Bob Dylan’s Mysterious Brandeis University 1963 Concert

Bob Dylan was quite busy in 1963. He performed before Glenn Beck did on the steps of the Lincoln Memorial at the March on Washington event in August 1963 that is most noteworthy for Dr King’s “I Have A Dream” peroration. He was not allowed to appear on the Ed Sullivan Show despite the host’s urgings because of CBS censorship: they did not want “Talkin’ John Birch Paranoid Blues” to be performed because of its criticism of the Tea Party-like John Birch Society and some far-right crazies such as George Lincoln Rockwell. He included it among his set at Brandeis on Friday May 10 as he was perhaps prepping the song for the May 12 Ed Sullivan Show. Two days later he rehearses “Birch” prior to the Ed Sullivan Show but is kicked off the show by CBS censor, Stowe Phelps. It will be interesting to hear if the Brandeis audience reacts to it as appropriate satire or not. Who said McCarthyism ended with Senator Joe’s censure in December 1954?

Dylan also went to Greenwood, Mississippi in 1963, given iconic status in D. A. Pennebaker’s Dont Look Back folkumentary, to support a S.N.C.C. voter-registration drive. Of course Pennebaker was not in Greenwood but used Ed Emshwiller’s original videography as a historic clip in the film.

I recoil at the cigarette omnipresence of Dylan images but while it did not kill him, those who have attended his concerts in the last decade or more can hear what the Marlboro “man” did to his voice. Wrecked it!!

I ordered recently the latest so-called ninth Bootleg version of Dylan’s early oeuvre to be released in late October. I get an email from Amazon informing me I was receiving a free bonus as well. Beware of freebies but this looked legitimate. It said I would receive in addition to my order, the Brandeis CD:

“Bob Dylan: In Concert, Brandeis University, 1963” has never been heard, bootlegged or circulated in any way and will arrive to you with the CD you’ve ordered.

The seven songs appear too limiting to sell as a stand-alone CD. Recall this was a folk festival not a Dylan concert and so this bonus CD is a marketing ploy to capture more futuristic CD orders. Apparently this was the setlist of Dylan when he appeared on the first day. Certainly the Cuban Missile Crisis of the preceding October was the event that precipitated many of his antiwar songs during this period. While they became iconic anthems during Vietnam, they were more anticipatory than contemporaneous to that event:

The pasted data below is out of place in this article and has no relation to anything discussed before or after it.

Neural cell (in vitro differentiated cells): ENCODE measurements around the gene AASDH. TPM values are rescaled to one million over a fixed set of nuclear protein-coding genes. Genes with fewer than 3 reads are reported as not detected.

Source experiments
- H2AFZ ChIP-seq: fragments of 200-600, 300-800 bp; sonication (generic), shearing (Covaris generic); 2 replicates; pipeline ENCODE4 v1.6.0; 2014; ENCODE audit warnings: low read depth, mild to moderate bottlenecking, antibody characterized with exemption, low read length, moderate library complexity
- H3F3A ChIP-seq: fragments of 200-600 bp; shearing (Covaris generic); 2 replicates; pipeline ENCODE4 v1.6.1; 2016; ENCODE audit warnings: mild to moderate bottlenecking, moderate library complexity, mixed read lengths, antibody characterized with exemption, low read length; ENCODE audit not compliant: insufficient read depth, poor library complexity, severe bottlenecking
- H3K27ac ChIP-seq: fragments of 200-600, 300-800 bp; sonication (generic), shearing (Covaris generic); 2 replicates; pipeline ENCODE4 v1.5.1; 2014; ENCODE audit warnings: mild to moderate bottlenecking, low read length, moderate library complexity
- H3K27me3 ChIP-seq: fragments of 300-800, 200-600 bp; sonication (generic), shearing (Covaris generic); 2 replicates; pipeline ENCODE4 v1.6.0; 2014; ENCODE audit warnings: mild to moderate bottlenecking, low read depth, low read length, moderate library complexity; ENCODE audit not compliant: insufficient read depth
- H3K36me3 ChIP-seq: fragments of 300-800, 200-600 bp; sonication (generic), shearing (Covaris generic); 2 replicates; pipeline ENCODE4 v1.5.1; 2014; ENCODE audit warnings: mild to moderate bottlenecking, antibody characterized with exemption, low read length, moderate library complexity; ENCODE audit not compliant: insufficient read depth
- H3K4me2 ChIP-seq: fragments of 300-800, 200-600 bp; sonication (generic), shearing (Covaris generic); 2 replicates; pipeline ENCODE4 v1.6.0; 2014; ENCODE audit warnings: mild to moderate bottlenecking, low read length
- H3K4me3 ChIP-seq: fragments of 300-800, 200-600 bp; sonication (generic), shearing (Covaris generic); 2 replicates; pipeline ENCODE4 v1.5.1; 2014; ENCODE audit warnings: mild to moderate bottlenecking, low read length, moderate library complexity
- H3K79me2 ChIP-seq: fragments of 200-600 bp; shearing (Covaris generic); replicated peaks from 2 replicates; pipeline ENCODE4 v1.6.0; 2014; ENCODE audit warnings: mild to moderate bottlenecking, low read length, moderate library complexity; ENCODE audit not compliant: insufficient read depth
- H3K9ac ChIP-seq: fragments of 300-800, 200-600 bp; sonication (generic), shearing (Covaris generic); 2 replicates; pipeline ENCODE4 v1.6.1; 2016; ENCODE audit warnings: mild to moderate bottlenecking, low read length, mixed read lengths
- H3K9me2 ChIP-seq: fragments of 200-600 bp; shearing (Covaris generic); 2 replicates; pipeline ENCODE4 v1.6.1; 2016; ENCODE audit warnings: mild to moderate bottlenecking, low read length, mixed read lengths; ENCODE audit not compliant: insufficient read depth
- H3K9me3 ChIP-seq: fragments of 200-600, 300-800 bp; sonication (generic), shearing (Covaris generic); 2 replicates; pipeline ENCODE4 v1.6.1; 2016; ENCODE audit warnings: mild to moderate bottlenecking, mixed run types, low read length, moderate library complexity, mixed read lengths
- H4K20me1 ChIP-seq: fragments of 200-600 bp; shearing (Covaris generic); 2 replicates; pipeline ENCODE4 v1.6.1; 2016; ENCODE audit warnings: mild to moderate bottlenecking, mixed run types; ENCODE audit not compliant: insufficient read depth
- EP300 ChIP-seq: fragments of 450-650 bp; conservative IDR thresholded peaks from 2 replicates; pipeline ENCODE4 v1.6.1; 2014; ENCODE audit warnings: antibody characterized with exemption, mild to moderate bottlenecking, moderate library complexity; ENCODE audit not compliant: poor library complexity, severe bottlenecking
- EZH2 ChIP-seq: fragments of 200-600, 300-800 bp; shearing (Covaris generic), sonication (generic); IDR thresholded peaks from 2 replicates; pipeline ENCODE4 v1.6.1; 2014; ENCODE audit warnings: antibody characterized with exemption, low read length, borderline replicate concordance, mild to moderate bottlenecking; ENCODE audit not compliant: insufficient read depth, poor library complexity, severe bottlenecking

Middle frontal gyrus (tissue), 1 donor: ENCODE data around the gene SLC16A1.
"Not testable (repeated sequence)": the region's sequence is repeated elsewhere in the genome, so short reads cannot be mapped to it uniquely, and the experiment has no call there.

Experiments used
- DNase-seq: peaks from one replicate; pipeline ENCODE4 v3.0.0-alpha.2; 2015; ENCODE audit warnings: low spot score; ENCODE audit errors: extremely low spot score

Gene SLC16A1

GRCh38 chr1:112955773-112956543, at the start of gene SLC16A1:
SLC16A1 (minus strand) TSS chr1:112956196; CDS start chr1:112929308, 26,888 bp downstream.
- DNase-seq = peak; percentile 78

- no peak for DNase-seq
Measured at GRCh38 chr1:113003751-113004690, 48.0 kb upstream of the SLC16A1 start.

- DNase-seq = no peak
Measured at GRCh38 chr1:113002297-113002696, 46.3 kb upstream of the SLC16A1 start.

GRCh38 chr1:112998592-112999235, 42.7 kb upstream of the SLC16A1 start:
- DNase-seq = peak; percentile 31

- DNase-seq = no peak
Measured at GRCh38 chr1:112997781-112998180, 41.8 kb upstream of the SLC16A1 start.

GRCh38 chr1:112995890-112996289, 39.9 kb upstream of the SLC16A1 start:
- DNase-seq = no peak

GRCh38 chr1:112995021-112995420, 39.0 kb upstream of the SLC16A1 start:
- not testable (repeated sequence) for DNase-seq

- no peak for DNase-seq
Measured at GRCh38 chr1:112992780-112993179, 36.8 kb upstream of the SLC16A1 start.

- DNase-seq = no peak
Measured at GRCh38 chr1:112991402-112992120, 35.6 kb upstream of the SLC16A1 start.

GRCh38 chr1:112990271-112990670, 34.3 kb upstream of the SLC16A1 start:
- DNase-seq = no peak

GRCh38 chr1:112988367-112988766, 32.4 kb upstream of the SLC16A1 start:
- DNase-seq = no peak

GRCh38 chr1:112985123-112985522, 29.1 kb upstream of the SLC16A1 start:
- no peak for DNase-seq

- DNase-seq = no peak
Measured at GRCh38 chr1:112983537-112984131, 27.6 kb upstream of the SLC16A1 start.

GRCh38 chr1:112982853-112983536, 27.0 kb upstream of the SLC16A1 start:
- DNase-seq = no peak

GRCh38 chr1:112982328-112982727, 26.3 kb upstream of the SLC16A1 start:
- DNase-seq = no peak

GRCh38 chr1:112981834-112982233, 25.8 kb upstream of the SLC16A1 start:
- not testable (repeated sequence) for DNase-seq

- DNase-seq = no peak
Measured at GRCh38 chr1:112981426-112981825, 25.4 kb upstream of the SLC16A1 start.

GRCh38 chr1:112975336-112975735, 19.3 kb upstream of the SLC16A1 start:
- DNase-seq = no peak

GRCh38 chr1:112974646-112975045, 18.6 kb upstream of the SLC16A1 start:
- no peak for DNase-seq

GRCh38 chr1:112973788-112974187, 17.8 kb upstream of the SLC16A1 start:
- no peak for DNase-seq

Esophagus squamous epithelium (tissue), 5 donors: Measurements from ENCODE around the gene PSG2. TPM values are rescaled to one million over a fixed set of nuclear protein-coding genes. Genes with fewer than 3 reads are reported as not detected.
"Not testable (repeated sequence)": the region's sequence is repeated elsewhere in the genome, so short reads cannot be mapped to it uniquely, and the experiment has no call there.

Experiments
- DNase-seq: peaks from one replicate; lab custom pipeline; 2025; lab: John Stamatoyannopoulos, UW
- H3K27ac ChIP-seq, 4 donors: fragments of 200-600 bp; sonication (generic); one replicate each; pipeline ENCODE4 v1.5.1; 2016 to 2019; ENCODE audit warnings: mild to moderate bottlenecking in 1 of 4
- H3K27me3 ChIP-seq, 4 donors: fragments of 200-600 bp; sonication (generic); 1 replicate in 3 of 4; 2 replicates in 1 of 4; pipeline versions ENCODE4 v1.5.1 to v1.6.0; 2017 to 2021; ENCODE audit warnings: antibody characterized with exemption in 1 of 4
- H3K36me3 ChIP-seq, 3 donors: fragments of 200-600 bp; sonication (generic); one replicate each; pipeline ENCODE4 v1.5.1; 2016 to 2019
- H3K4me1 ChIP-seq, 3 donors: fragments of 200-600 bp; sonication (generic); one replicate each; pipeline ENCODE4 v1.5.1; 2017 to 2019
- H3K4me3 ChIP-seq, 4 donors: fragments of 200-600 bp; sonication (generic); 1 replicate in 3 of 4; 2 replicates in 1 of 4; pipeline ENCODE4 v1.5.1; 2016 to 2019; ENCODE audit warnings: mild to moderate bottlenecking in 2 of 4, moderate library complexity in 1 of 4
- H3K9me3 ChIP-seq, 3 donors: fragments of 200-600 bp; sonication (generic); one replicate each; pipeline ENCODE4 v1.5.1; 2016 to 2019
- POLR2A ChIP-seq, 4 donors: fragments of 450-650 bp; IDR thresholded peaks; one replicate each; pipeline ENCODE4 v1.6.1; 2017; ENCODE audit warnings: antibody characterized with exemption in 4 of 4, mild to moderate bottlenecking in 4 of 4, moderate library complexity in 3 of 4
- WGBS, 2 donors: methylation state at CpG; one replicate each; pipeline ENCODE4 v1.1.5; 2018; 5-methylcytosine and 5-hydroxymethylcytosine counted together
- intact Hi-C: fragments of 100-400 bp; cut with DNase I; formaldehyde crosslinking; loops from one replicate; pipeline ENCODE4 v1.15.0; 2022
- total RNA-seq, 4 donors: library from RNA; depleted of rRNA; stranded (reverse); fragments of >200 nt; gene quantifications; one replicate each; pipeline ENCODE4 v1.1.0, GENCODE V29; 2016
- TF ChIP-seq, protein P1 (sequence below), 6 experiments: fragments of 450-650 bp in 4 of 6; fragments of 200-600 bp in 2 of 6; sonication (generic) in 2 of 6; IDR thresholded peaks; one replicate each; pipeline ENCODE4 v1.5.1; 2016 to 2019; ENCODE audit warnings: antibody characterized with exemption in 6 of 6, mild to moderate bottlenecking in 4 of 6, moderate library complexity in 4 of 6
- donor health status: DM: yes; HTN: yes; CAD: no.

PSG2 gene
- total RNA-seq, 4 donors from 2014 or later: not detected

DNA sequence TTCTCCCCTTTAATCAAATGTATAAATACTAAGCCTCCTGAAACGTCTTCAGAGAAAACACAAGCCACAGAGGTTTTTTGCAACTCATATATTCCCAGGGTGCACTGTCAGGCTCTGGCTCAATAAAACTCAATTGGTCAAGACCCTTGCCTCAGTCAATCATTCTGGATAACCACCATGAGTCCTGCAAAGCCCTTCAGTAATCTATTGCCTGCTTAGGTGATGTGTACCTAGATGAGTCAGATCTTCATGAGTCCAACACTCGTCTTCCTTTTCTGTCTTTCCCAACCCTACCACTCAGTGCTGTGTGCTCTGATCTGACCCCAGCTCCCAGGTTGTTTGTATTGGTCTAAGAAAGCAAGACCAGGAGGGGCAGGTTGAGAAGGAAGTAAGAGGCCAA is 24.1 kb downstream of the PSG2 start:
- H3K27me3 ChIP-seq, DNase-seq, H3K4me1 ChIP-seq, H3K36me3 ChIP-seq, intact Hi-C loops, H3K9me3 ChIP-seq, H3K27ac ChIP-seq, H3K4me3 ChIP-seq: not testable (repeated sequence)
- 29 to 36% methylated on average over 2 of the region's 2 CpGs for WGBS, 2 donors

“Honey Just Allow Me One More Chance” (Incomplete)
“Talkin’ John Birch Paranoid Blues”
“The Ballad of Hollis Brown”
“Masters of War”
“Talkin’ World War Three Blues”
“Bob Dylan’s Dream”
“Talkin’ Bear Mountain Picnic Massacre Blues”

This two-day folkie event was held Friday and Saturday (May 10-11) in Waltham, Massachusetts on the campus of Brandeis. The university was named after Supreme Court Justice Louis Brandeis who had a problem with free speech, especially antiwar speech: see his infamous clear and present danger votes on the Schenck and Debs cases that forever disgraced his role as a justice in this country. Imagine naming a university after someone like this. Ethnicity trumps honour. To return to the main event: very little has been written about this festival but it is mentioned in Robert Shelton’s, No Direction Home and plagiarised in Clinton Heylin’s, A Life in Stolen Moments: Day by Day: 1941-1995 (44). Heylin clearly got his information from Shelton, as did I, who actually attended the Brandeis event, and did not credit the latter, a New York Times music critic.  It was probably one of Heylin’s many execrable Stolen Moments in the book with repulsive thievery of another’s work. Shelton went out afterwards with Dylan, his true love Suze Rotolo who shared the cover of Freewheelin’ and Ric Von Schmidt, a Bostonian. While I always thought Shelton was too adoring and close to his brilliant subject, he helped launch Dylan’s career with a favourable 1961 review in the Times shortly after Dylan arrived from Minnesota, via Chicago, to his new haunts in Greenwich Village.

Yet until recently, no setlist was extant and I have still not seen any review of the 1963 Brandeis event. The CD might help piece together this seminal year in Dylan’s career as he went from bluesperson to freewheelin’ folkie and activist. Unfortunately Dylan would eventually turn away from pure folk to a more electronic folk-rock with somewhat less social engineering in his music. It may have retained the lyrical power of folk but let’s be honest, it pretty much abandoned the social commentary of his second and third albums. Yet the Brandeis-folk festival is soon to emerge in all its glory with at least Dylan’s work. All of this stuff in the wake of the Cuban Missile Crisis and on the eve practically of the Free Speech Movement at Berkeley, the Vietnam Holocaust and epic resistance to the genocide.

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